Ellen Gilchrist once wrote about the “mysterious drawers of summer houses . . . secrets no real house would hoard or remember.” Somehow, this led to my theory about books in houses where people visit often, which may or may not be summer houses. I think they should be full of discoveries, even for the owners, that the shelves should be full of books waiting to be plucked like fruit. Idiosyncratic, united by nothing other than the fact that this one person (or two) happened to acquire them. My parents live in a beach town and their shelves are liked that, although I am still peeved they got rid of Kitty Kelley’s The Last Star, the biography of Elizabeth Taylor that I liked to re-read every summer.

On Saturday, I plucked Roy Blount Jr.’s “Long Time Leaving: Dispatches Up South” from my shelves and dove into several essays. But I think I liked “First, Tell Me What Kind of Reader You Are” the best. (It’s about what it’s like for writers to be asked what they do.)

“‘Oh,’ they say with a certain gracious almost-twinke in their eye, ‘what kind?’

“What am I supposed to say to that? ‘Living’? ‘Recovering?’ They’ll just respond, ‘Oh, should I have heard of some of your books?’ I know how to answer that question. And I’m damned if I’m going to stand there and start naming off the titles. That’s personal! Can you imagine Flannery O’Connor standing there munching brie on a Ry-Krisp and saying, ‘Well, there’s The Violent Bear it Away . . . ‘”

Actually I can imagine it.


8 thoughts on “Quotable

  1. I’ve gotten this slightly different one from yours many times. “Would I have read any of your books?” The answers to that are many. “Only if you like books about engineering.” “Are you interested in mortuaries?” etc. But I usually say as nicely as I can, “Probably not.”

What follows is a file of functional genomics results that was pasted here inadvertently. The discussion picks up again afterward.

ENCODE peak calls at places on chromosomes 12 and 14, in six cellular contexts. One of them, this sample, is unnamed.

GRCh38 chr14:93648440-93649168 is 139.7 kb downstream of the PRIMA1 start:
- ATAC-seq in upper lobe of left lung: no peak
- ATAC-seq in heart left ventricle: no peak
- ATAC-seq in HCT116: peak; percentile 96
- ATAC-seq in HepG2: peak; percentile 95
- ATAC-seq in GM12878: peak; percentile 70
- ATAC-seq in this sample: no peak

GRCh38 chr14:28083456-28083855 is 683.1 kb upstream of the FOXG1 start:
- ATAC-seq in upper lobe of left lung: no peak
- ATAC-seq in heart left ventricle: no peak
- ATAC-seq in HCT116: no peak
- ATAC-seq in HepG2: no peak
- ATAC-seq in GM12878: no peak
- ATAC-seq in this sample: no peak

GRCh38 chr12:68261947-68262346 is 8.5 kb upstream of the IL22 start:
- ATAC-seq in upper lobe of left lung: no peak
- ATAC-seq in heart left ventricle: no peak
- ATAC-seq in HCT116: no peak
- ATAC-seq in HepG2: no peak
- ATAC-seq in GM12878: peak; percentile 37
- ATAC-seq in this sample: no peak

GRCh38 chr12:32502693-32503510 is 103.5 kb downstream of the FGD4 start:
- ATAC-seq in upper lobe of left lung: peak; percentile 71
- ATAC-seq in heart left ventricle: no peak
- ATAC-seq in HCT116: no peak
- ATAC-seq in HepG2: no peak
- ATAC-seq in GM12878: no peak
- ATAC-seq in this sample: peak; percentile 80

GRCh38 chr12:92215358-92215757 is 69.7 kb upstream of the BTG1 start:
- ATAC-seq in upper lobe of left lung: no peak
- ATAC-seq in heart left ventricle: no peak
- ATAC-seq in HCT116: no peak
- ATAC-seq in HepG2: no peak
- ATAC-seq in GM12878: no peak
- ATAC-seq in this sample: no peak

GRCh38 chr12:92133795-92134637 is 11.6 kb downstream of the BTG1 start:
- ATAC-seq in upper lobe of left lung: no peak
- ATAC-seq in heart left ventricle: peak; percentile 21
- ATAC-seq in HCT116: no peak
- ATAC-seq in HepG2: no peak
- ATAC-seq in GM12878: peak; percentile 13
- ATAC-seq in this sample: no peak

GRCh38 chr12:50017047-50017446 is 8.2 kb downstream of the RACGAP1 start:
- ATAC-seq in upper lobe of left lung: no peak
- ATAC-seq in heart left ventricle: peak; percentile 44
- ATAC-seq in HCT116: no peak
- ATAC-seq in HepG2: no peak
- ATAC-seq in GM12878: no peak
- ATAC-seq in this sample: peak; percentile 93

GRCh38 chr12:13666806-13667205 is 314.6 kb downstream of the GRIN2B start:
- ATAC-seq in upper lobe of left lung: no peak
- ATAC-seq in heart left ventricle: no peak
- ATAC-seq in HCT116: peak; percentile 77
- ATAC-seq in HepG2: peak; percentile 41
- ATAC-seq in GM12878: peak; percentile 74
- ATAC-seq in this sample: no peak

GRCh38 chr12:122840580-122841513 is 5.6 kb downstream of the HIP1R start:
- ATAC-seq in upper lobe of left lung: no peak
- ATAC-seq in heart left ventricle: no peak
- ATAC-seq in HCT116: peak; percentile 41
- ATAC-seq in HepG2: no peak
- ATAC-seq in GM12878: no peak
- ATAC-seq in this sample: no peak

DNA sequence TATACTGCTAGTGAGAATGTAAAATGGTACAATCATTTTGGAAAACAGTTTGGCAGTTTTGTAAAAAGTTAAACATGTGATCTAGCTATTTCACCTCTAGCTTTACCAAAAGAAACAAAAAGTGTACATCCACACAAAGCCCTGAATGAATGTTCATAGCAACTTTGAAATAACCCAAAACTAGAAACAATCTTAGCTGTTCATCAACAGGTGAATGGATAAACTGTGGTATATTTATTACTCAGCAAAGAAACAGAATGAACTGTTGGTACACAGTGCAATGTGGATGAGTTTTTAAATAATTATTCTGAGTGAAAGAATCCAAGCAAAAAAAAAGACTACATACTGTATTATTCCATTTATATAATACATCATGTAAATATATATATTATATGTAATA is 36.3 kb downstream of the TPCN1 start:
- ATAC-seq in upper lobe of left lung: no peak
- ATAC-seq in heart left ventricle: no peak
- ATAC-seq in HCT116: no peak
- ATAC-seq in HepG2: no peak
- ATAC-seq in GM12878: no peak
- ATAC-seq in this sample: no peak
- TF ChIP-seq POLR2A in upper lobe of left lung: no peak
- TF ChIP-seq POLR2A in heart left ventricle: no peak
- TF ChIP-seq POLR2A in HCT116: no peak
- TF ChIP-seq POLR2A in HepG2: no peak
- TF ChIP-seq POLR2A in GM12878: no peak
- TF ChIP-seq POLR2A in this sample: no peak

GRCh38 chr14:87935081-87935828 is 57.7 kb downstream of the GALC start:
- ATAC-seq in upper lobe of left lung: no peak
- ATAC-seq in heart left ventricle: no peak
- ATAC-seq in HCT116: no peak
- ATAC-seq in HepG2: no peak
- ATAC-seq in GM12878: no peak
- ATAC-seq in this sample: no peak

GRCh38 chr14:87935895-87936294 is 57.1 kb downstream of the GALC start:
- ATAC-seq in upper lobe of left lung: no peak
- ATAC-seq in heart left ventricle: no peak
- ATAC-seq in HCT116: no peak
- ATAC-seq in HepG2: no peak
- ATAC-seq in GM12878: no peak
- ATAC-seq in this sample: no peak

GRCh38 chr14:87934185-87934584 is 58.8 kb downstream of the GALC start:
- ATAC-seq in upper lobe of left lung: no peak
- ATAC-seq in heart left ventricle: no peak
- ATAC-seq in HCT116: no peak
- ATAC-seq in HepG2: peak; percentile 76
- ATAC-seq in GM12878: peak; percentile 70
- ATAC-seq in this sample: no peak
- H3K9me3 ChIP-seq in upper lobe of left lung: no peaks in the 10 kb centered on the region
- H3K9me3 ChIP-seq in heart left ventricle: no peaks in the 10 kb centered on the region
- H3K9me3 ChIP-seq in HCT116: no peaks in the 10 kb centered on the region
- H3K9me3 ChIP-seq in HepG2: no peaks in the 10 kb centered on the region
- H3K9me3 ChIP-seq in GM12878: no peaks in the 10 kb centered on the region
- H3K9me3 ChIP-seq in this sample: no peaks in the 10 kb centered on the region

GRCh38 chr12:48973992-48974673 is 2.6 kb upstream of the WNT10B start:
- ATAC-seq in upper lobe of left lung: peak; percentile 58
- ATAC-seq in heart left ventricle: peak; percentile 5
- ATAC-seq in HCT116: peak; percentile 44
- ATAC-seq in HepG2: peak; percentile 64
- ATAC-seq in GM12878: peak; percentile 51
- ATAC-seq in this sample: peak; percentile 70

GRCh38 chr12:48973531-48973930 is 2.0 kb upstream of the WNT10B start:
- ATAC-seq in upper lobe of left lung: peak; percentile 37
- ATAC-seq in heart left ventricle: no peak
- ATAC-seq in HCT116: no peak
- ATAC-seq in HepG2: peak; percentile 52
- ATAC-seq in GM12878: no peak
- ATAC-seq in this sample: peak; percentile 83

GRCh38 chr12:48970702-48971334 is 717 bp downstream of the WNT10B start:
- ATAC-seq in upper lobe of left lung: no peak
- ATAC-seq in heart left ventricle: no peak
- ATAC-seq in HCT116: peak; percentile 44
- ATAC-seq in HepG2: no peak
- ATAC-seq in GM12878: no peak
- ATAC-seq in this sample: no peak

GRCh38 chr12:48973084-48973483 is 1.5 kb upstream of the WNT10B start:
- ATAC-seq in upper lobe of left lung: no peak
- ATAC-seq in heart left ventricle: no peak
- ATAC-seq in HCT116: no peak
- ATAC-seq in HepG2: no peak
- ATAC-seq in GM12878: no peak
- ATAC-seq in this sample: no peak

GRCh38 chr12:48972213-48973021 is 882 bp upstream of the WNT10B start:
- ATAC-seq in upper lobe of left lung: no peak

2. I get those identical questions! Also,”Should I know who you are?”

    “Maybe. Should I know if you should know?”

  3. Sandra, I’m proud that I can say I have read your books, Trying Hard to Hear You and Playing Murder are two of my favorites. I’m not an author, but if someone were to ask me what kind of author I was, I’d answer “A damn fine one, and you?”

  4. “Do you write under your own name?”

    Only when I am signing a copy of my own book for one of my many adoring fans.

  5. I remember being on a plane to a Bouchercon, and explaining to the woman sitting next to me what Bouchercon was. She listened politely and said she was going to Bouchercon, too. I asked if she was a fan, an author, an agent…

    This was how I met Laurie R. King.

    In my defense, I thought she was the wife of the gentleman sitting between us, and he had not heard of Bouchercon.

  6. What a great post! I’m forever seeding the shelves of my in-laws’ beautiful library in their home in the mountains. But only one visitor-from Italy, who visits bi-annually-seems to appreciate and read the treasures I’ve hidden in plain view. She’s a fellow crime fiction fan.

    On another note, I’m a book publicist at Vintage Books and I’m forever grateful that authors still want to go on the road (and are almost unanimously gracious about it!) even with these silly questions repeated daily. :)

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